In a column for the Daily Beast, conservative Matt Lewis claims Donald Trump’s last-ditch attempt to be re-elected may hinge on his ability to rally close to 4.8 million non-voters who are white and lack a college education to register and then turn out at the polls in November with his racist fearmongering.
Calling them a “secret army,” Lewis noted that group — which pollsters have indicated are solidly in Trump’s camp even if they don’t vote — could save the president in the battleground states that hold the Electoral College votes that propeled him to the presidency in 2016.
According to Lewis, “There are millions of potential voters out there you’ve probably never even thought of. And unlike the assumption that ‘bringing in new voters’ means moderating your message or ‘going to the center,’ these are people who are more likely to vote the more Trump’s handlers let Trump be Trump.”
And by writing “let Trump be Trump,” Lewis means racist dog whistles and ramping up fears of cultural change.
Pointing out that those voters reside in the states of Wisconsin, Pennsylvania and Michigan, Lewis explained, “If Trump can just find enough new voters in just the right places (some could even be hiding in progressive enclaves), he could lose by up to 5 points nationally and still win the Electoral College. This kind of unlikely but plausible scenario should be keeping Democrats awake at night.”
As the conservative — who left the Republican Party due to Trump — explained, the president knows what he is doing with his “law and order” campaign which is designed to push the buttons of just those potential voters.
“You don’t have to be cynical about human nature to see how riots tap into the primal fears of the very voters Trump needs to turn out to vote. Few issues pack the kind of emotional punch needed to overcome the weird mix of non-voter apathy, a global pandemic, and an economic downturn, but the combination of street violence and racial anxiety could do the trick,” he wrote before questioning whether Trump could manage to pull it off.
“Even with a hot-button emotional issue, it’s unclear whether Trump has the vision, bandwidth, or logistical manpower to convert non-voters into showing up and voting for him. This kind of effort takes a machine, which conflicts with Trump’s shoot-from-the-hip ethos,” he wrote adding, “The upshot here is that Trump could actually be (pardon the cliché) thinking outside the box. Combined with trying to win back some suburban voters and Black men, he could patch together a tenuous Electoral College majority.”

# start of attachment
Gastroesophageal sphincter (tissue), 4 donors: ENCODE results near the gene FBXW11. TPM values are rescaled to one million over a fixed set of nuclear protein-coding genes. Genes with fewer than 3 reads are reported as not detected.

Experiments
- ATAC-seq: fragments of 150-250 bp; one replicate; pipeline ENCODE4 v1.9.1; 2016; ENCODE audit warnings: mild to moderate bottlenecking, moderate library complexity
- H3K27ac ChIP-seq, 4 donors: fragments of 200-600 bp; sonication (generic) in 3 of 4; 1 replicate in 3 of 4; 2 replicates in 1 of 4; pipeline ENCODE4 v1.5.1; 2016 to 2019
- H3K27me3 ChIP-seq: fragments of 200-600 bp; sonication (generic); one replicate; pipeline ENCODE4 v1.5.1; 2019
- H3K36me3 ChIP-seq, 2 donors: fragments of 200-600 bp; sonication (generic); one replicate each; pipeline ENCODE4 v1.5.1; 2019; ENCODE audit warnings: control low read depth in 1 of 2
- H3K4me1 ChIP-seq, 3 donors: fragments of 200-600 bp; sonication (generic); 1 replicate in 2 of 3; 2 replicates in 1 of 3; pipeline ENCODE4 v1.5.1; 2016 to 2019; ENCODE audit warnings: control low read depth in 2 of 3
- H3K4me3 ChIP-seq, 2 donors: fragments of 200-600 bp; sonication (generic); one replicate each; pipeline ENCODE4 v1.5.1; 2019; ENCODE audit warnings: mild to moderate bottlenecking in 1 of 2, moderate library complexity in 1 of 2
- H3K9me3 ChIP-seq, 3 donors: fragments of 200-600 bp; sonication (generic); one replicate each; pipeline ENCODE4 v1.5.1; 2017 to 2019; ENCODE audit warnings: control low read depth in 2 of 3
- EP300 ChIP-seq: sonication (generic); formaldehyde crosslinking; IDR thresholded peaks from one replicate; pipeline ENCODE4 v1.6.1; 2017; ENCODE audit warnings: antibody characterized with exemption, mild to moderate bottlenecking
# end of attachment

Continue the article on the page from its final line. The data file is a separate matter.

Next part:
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Trump says militia that sought to kidnap and kill Michigan’s Gov. Whitmer was ‘maybe a problem, maybe it wasn’t’
In a startling moment during his Michigan rally Tuesday, President Donald Trump implied that the militia that attempted to kidnap and kill Gov. Gretchen Whitmer (D-MI) was maybe or maybe not all that big of a problem.
“People are entitled to say maybe it was a problem, maybe it wasn’t," Trump told his rally.
It's a commonly used tactic by Trump to say things like "people say" or "some say" or raise hypotheticals so that it gives him the ability to say "I don't think that, people do." But he has never been able to cite the actual person that said that to him.
In this case, one would assume all political leaders would oppose kidnapping and killing a political leader regardless of the party to which he or she belongs. In Ohio they've opted for a gentler approach, merely trying to recall Republican Gov. Mike DeWine for his mask mandate.
‘No wonder he’s losing suburban women’: Trump flattened for promise he’s putting ‘your husbands back to work’
President Donald Trump is drawing ire from women as his closing message to female voters is, "We’re getting your husbands back to work!"
Trump made the statement to a cheering crowd in Michigan Tuesday, though he didn't clarify what women should do if they work outside of the home and have been laid off due to the pandemic. It also appears the president has decided to ignore unmarried women entirely.
Trump’s closing argument to women: ‘We’re getting your husbands back to work’
One week before the 2020 presidential election, Donald Trump made his closing argument to women at a campaign rally in Lansing, Michigan.
"I love women and I can't help it, they're the greatest," Trump said, four years after the Access Hollywood tape was released which showed him bragging about sexually assaulting strangers.
"I love them much more than the men," he added.
Trump also made an economic argument that sounded as dated as his talk about "suburban housewives."
"We're getting your husbands -- they want to get back to work, right? We're getting your husbands back to work," he argued.